Motorola will acquire Broadbus Technologies, a provider of technology solutions for Television On-Demand (TOD®). Broadbus’s solutions enable the distribution of on-demand content to consumers through multiple devices. The company’s solid-state server architecture is based on the intelligent configuration and management of dynamic random-access memory (DRAM). As a result, the platform can use less space and power than traditional hard-disk based technology, while providing performance, reliability and scalability improvements for video ingest, streaming, and storage.
With the acquisition, Motorola will extend its robust video delivery platform with new content management and distribution capabilities that address growing market opportunities such as mobile video, video on-demand (VOD), time-shifted TV, network-based digital video recording (nDVR), on-demand ad insertion (ODAI) and switched digital video (SDV).
Hitachi America is targeting the embedded systems market with its new business unit, the Embedded Business Group. The unit will initially focus on data management for lightweight devices such as smart phones, navigation systems, set top boxes and digital video recorders. The increasing scale and power of small devices is making data management middleware both possible and necessary. Makers of these devices face challenging data management issues, and Hitachi is bringing to market a sophisticated light-weight data manager that will save development time and money, speeding products to market.
Here’s are some interesting articles on embedded.com this week:
In the article, Jack Ganssle states that in some cases it might make sense to skip the operating system to minimize expenses. A rtos also consumes system resources and can cause a task to run late and crash the system. In addition, engineers are becoming more dissatified with rtoses and are fleeing to free or smaller alternatives like Micrium, CMX, Keil, etc. Continue reading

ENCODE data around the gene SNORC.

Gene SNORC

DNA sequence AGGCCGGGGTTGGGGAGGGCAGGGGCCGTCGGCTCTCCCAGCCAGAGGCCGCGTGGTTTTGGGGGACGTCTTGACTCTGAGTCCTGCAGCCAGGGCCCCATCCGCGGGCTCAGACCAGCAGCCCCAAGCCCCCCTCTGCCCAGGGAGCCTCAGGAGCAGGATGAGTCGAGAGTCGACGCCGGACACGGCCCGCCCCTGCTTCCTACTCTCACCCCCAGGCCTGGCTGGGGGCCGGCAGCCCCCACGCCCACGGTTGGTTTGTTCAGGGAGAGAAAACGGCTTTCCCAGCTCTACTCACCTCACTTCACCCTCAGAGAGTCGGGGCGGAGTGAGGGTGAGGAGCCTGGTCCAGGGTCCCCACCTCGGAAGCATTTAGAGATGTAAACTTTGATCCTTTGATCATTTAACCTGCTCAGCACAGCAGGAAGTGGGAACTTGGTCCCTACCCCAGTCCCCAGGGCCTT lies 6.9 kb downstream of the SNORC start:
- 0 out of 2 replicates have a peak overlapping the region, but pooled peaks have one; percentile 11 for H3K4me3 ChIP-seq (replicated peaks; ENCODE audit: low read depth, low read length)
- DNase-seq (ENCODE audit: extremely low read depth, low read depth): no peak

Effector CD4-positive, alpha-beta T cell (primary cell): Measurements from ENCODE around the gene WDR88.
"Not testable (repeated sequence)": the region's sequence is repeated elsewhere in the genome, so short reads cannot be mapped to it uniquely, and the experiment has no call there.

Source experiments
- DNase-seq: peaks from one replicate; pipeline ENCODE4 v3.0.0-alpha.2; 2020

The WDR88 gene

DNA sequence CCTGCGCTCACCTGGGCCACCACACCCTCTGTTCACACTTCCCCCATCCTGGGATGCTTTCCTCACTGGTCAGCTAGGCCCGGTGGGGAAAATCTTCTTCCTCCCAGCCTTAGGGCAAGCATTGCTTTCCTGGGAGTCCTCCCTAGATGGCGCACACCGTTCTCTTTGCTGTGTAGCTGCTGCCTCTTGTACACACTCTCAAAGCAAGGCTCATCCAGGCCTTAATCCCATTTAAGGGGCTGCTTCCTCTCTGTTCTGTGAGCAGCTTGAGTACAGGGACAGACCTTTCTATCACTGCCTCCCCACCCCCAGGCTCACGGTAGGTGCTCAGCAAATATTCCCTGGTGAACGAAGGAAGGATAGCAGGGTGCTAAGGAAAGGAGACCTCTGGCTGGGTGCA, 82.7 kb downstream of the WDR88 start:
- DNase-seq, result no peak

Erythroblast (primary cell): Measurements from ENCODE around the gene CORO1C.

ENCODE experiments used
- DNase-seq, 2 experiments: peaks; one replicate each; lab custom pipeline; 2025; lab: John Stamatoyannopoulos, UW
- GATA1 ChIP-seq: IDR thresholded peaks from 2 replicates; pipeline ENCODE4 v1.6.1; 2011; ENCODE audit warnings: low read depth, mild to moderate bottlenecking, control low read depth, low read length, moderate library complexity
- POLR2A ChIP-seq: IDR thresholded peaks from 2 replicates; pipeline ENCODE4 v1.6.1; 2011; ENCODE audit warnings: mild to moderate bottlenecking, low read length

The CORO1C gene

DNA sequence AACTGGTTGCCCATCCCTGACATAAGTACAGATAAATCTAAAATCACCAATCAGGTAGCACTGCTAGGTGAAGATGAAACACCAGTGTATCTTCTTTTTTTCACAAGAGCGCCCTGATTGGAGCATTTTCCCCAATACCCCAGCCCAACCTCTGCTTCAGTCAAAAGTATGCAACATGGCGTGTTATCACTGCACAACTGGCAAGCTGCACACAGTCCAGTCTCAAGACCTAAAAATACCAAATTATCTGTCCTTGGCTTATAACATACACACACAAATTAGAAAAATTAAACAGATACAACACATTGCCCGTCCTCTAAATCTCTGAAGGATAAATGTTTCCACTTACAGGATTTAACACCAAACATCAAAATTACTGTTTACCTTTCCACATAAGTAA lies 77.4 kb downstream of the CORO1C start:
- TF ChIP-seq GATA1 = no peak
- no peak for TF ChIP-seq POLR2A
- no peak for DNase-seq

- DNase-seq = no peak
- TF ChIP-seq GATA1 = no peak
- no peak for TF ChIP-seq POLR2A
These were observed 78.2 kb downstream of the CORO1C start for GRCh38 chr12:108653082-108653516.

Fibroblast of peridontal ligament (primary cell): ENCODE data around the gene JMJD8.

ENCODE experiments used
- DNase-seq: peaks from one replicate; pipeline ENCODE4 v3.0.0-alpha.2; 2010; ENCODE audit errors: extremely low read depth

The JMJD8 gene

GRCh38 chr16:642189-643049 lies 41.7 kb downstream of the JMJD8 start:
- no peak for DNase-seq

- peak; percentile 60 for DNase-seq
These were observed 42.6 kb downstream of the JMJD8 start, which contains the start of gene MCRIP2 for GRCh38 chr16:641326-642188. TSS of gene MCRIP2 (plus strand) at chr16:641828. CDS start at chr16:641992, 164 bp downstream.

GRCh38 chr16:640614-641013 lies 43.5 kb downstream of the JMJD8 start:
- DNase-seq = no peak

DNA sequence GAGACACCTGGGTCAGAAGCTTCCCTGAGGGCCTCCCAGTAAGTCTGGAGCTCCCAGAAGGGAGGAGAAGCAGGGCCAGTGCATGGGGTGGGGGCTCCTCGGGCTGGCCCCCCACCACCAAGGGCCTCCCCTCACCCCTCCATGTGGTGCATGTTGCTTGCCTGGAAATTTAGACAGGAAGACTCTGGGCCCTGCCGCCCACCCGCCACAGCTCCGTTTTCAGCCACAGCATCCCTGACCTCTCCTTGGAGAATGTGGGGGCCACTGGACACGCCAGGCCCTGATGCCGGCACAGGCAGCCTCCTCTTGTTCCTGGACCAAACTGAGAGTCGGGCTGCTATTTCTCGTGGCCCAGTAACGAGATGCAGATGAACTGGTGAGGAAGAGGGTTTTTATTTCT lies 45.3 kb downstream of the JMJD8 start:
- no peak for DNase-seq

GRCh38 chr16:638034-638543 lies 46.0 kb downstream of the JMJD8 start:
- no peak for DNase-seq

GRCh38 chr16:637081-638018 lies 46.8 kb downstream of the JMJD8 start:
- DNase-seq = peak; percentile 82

Congratulations to Mercury Computer Systems for winning the 2006 Frost & Sullivan’s Aerospace & Defense Computer Product Innovation of the Year Award. They received the award for developing the PowerBlock(TM) 200, which is a compact and rugged signal processing appliance based on the Cell Broadband Engine processor.
The PowerBlock 200 is the first rugged device designed with the Cell Broadband Engine(TM) (BE) processor. With the processing capacity of 12-20 PowerPC processors or 45 Intel Pentium 4 processors, in a one-half cubic foot rugged chassis, the PowerBlock 200 can bring the battlefield visualization and decision aids computing power of a research laboratory to tactical vehicles in the field. The system has four 2-Gb Fibre Channel interfaces and nine Gigabit Ethernet ports for sensor input/output (I/O). To support communications, the PowerBlock 200 features two RS-232 serial ports and general purpose I/O ports. Other I/O options are available via open-standard mezzanine card expansion sites. Applications on the Cell Broadband Engine processor include an Intel Architecture development/simulation environment and a Linux support package. Continue reading